For me, the most powerful stories came from a black couple who were pretty new to the area, both having served in the armed services. They settled here, beginning a new business, with hopes for a good future for their family. But the power came when they got real honest about their children, growing up here in Glynn Country. They had had “the talk’ warning their children about being “careful”, of being “smart” as they interacted at school and in the community. They received instructions as to how to act if they were pulled over by police. You could sense the pain, particularly in the mother, as she described the necessity of “the talk”.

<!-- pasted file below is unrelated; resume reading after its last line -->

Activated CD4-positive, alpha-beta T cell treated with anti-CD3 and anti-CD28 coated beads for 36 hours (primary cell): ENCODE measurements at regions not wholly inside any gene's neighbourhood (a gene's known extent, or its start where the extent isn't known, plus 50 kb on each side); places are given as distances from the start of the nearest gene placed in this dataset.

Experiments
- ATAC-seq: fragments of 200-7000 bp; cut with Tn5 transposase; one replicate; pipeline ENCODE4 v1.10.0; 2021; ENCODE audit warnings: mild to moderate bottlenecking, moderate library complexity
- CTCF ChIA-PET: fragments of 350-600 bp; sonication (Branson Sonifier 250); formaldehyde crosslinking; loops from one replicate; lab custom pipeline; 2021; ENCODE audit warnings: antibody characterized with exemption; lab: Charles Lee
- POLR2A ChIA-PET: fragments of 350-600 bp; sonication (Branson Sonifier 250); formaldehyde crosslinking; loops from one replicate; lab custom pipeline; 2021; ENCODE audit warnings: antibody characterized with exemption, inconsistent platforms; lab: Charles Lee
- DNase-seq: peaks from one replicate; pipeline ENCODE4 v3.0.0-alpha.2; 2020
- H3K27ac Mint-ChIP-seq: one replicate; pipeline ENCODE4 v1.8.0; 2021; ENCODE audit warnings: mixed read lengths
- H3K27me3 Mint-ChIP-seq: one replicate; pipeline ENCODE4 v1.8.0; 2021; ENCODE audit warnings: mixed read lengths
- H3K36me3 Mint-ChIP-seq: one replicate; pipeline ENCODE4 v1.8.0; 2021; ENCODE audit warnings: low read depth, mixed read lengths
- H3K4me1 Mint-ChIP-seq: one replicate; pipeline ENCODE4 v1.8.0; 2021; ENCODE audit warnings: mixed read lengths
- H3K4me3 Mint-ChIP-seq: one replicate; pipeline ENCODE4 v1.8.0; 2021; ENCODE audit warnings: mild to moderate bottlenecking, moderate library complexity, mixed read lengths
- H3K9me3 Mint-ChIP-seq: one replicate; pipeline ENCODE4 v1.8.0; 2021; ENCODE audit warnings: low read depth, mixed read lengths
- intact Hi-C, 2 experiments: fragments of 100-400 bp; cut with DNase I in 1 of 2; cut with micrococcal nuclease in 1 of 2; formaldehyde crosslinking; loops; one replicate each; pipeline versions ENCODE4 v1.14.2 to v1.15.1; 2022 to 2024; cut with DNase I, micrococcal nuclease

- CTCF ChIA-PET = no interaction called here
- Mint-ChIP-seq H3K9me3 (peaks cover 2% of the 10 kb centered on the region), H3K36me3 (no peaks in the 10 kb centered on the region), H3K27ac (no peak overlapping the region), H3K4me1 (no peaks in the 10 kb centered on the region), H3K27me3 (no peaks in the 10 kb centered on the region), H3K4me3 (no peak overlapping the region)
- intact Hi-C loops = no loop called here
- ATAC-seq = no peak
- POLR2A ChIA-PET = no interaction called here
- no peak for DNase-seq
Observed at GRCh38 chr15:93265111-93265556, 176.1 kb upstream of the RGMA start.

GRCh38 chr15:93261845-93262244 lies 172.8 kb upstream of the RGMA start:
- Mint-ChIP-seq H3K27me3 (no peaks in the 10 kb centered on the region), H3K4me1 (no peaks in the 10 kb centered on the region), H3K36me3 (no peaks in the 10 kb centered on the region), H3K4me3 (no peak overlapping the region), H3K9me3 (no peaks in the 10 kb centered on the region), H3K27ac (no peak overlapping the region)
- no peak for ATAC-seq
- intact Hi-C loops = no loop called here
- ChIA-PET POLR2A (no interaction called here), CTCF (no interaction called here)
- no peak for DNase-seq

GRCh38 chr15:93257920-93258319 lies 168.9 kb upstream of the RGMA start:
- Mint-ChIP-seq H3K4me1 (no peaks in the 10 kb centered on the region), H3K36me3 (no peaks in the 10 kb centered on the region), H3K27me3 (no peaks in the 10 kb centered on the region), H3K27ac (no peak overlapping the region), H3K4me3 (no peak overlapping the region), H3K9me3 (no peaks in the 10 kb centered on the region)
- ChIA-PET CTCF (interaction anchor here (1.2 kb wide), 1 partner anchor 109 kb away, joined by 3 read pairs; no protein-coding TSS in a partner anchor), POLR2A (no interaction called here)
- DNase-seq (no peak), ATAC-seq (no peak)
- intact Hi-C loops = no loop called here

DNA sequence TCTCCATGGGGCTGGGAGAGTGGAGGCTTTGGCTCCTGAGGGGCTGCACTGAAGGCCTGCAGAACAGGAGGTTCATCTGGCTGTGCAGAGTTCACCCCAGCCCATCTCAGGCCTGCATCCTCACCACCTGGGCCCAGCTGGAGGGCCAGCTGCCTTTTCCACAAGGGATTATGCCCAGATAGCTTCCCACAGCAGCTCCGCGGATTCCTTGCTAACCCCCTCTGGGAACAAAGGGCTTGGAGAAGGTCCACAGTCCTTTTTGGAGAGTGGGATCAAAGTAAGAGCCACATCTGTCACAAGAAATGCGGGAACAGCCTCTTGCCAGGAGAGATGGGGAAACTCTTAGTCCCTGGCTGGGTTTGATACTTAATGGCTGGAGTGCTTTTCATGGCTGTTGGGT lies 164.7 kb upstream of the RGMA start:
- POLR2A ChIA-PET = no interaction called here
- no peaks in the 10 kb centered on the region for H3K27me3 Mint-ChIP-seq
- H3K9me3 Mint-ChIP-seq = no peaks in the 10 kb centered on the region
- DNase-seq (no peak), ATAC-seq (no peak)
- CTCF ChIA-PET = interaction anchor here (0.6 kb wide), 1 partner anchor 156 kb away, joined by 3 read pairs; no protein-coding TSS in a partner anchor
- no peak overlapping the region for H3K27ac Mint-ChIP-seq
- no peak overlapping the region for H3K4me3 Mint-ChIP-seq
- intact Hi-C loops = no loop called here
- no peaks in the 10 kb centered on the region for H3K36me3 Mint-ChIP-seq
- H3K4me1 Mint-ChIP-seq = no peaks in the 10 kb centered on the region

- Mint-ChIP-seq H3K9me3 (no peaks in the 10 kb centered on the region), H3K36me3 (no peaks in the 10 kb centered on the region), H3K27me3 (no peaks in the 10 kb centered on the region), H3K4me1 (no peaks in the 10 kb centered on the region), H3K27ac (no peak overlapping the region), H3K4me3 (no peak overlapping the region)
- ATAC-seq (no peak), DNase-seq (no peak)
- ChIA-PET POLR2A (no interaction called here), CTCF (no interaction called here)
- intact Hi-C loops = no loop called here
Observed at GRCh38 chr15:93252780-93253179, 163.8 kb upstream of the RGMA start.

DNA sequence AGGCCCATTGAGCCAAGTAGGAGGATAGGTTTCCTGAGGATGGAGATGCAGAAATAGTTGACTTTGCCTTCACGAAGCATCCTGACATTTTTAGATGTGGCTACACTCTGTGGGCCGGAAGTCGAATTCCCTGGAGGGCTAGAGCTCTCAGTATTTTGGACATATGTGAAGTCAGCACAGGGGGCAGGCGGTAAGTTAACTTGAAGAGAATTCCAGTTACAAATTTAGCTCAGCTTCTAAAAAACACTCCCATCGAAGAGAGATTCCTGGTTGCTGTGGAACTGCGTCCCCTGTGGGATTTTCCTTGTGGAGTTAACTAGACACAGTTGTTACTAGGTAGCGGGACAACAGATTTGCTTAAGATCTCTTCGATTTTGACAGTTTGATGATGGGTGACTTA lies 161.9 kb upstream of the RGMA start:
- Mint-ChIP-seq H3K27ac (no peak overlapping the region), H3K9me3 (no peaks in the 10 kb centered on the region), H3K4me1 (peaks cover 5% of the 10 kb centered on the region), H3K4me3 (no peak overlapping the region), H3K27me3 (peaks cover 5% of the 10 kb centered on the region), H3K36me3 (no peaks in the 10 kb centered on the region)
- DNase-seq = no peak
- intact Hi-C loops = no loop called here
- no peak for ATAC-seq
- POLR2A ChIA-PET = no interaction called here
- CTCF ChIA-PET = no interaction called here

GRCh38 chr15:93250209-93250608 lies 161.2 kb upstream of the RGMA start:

An older black professional spoke softly as he described some abuse in some of his interactions in the community, but noting that these were the exceptions to the rule. One black professional woman remained mostly quiet, particularly when our table facilitator asked her for an opinion on a particular subject. She smiled, and shook her head, indicating her preference of remaining quiet. Her wishes were honored.